German rescue ship arrives in Italian waters against orders
The captain says her migrant passengers deserve safety. Italy’s interior minister has threatened arrest. He argues Italy, a prominent entry point into Europe for asylum seekers, has the right to defend its borders.
A private sea rescue ship carrying 42 migrants it took aboard off the Libyan coastline two weeks ago entered Italian waters Wednesday despite an explicit ban from Italy's interior minister, who has threatened to seize the ship operated by a German aid organization and to arrest its captain.
Interior Minister Matteo Salvini said the captain of the Sea-Watch 3 broke the law both by disobeying direct orders not to cross into Italy's territorial waters and by flouting measures that bar the migrant rescue ships of nonprofit groups from entering Italian jurisdiction.
"The right to defend our borders is sacred," Mr. Salvini said.
Italian media played a recording of the ship's captain, Carola Rackete, informing port authorities Wednesday she was heading to Italy "because I cannot guarantee the safety of the people on board anymore." The response from the port was "You are not authorized to enter Italian waters."
Mr. Salvini has insisted the ship belonging to German group Sea-Watch and sailing under a Dutch flag should have continued on to Malta, Tunisia, or northern European ports instead of remaining near Italy. The crew insisted that Italy's Lampedusa island had the safe port nearest to migrants' point of rescue north of Libyan waters.
Hours after Sea-Watch 3 arrived off the coast of Lampedusa on Wednesday, there was no sign the migrants would be allowed to get off the ship in Italy or any other move to end the standoff.
Given the boat's Dutch flag, Italy requested "formal steps" from the Netherlands through its embassy in The Hague, the Italian Foreign Ministry said. Meanwhile, Italian Premier Giuseppe Conte met with Mr. Salvini and Foreign Minister Enzo Moavero Milanesi in Rome to discuss the situation.
Ms. Rackete said in a video posted on Twitter that Italian authorities had boarded the ship to check documentation and the crew's passports.
The authorities "are waiting for further instructions from their superiors," she said. "I really hope they will take the rescues off the ship soon."
In a separate post, she said she knew she risked arrest "but the 42 rescued are exhausted. I need to bring them to safety."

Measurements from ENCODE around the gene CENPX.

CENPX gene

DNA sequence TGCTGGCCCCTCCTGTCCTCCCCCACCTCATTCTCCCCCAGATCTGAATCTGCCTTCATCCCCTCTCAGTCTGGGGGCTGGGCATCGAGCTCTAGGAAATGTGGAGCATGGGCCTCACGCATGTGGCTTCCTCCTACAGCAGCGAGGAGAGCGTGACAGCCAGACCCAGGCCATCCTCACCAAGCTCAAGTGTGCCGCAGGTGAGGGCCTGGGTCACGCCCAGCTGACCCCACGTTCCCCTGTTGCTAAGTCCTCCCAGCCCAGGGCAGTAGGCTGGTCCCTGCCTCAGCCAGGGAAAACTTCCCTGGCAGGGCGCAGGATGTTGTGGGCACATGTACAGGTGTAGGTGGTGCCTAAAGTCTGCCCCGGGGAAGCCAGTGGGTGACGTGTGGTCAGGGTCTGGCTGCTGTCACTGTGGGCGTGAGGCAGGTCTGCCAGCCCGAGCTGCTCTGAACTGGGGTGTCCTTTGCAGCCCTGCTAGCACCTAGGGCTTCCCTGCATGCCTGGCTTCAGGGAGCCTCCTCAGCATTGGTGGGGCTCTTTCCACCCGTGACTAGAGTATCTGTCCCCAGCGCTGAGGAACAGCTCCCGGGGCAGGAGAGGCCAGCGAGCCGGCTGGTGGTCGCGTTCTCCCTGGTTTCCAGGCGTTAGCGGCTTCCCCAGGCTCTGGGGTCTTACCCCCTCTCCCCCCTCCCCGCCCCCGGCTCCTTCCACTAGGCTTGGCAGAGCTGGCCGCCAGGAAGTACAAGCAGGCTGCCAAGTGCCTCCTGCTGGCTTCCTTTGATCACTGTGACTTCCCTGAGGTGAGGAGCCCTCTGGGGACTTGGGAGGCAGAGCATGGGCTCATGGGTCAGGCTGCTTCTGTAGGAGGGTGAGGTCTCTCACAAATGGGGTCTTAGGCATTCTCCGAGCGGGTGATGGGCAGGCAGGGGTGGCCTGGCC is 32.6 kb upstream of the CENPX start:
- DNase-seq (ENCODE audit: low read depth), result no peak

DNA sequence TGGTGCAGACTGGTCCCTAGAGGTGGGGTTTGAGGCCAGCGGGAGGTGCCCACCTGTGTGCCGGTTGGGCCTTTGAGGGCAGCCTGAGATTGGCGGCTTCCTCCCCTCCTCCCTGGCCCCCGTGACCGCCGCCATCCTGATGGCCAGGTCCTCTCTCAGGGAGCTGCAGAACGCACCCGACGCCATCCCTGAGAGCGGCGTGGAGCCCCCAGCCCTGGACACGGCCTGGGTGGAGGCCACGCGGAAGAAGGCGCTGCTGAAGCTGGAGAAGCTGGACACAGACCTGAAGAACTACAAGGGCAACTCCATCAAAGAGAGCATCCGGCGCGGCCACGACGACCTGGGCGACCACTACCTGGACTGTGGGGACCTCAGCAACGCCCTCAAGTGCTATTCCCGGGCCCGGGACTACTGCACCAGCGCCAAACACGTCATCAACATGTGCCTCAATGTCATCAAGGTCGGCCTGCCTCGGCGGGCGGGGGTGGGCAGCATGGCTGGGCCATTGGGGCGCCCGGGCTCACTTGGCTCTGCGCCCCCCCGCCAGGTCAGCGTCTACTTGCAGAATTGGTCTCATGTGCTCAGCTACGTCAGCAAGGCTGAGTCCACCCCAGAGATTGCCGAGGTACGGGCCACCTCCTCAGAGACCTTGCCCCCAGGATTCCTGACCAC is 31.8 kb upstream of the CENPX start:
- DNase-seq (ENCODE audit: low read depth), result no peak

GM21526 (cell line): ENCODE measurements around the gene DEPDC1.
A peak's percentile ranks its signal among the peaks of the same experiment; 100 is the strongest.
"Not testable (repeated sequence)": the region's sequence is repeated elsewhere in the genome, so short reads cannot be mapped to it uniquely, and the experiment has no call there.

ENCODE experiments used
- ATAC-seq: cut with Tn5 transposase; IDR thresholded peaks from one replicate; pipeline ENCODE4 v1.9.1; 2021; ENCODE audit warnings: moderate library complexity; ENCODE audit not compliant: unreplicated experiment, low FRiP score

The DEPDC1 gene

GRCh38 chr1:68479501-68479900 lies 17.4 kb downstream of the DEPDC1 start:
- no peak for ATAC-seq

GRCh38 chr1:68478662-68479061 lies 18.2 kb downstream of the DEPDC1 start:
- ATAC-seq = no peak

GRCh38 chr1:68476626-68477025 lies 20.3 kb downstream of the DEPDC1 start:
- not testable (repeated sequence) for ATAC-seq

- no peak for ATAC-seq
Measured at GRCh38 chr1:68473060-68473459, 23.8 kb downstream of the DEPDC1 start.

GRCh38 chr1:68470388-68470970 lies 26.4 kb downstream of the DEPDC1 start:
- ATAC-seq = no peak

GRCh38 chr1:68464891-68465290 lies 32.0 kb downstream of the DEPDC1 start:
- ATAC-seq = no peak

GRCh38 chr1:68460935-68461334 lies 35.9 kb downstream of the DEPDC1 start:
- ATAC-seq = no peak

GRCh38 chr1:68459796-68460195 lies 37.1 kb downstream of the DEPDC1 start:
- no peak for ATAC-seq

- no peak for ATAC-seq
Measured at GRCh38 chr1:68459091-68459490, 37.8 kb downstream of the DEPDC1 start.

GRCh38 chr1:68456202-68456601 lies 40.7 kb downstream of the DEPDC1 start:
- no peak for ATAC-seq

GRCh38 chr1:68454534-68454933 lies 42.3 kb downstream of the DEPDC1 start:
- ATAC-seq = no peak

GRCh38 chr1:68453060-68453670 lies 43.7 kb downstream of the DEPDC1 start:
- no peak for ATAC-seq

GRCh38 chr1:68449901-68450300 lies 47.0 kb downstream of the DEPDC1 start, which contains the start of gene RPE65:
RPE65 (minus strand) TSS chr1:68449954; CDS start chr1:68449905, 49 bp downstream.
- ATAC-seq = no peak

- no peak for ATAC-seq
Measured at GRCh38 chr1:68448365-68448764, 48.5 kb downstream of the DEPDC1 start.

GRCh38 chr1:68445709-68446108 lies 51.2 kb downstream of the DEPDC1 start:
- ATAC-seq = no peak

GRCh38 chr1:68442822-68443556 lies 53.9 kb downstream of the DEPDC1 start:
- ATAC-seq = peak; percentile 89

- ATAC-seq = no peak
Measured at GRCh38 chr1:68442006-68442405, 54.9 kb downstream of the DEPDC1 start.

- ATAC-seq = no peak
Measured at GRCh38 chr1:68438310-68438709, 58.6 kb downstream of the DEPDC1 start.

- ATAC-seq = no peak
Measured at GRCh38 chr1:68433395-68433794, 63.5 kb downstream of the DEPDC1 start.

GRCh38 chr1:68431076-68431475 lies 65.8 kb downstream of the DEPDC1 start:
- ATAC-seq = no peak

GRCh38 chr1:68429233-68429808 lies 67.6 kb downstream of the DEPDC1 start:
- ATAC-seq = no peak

Sea-Watch spokesman Ruben Neugebereger said the crew had previously requested permission to port in Malta and was turned down. Sea-Watch also asked the European Union's executive commission to intervene and help find a port that will allow the ship, Mr. Neugebauer said.
The European Commission had been in touch with "several member states" by midday to identify a port where the migrants could disembark and countries willing to take the passengers in after that, spokeswoman Natasha Bertaud said. She said no decisions were made.
Sea-Watch said that the migrants had become desperate after the European Court of Human Rights on Tuesday rejected their appeal to be allowed to disembark in Italy.
Those on board are among 53 that the group said it rescued June 12 from a rubber boat off Libya in international waters. In the meantime, 11 have been evacuated to Italy for medical reasons. The remaining 42 include a 12-year-old and two other children traveling alone.
The group's cultural mediator, Haidi Sadik, said many on board have been tortured in Libya. "But even if this was not the case, any person rescued at sea, by law has to be brought to a place of safety. These are people with basic needs and basic rights. A rescue operation is not finished until every single person rescued has both feet on the ground," Mr. Sadik said.
It is the latest standoff since Italy's populist government began refusing port last year to humanitarian rescue ships. Mr. Salvini claims the boats aid migrant traffickers by waiting off the Libyan coast to pick up migrants from unseaworthy vessels that couldn't make it all the way to Europe.
He also is trying to push the European Union to find a way to take the pressure of dealing with migrants off Italy, a main entry point due to its southern Mediterranean location. EU rules require the country asylum-seekers reach first to consider applications for protection, a process that has kept new arrivals in Italy for extended periods.
But at the same time, the mayor of Lampedusa told broadcaster Sky TG24 that migrants continue to arrive on other boats, often from Tunisia, that aren't operated by private groups. He said eight migrants arrived Tuesday evening on a boat that a police vessel towed to port.
In Turkey, where an EU agreement with the government has stemmed the number of Europe-bound migrants, officials said Wednesday that a van carrying dozens of migrants ignored orders to stop and sped past a police checkpoint before crashing into a wall.
Ten migrants were killed and about 30 others were injured in the crash. Many migrants try to enter European Union member Greece from Turkey by sea, making a relatively short crossing to nearby Greek islands. Others take a northern land route.
This story was reported by The Associated Press.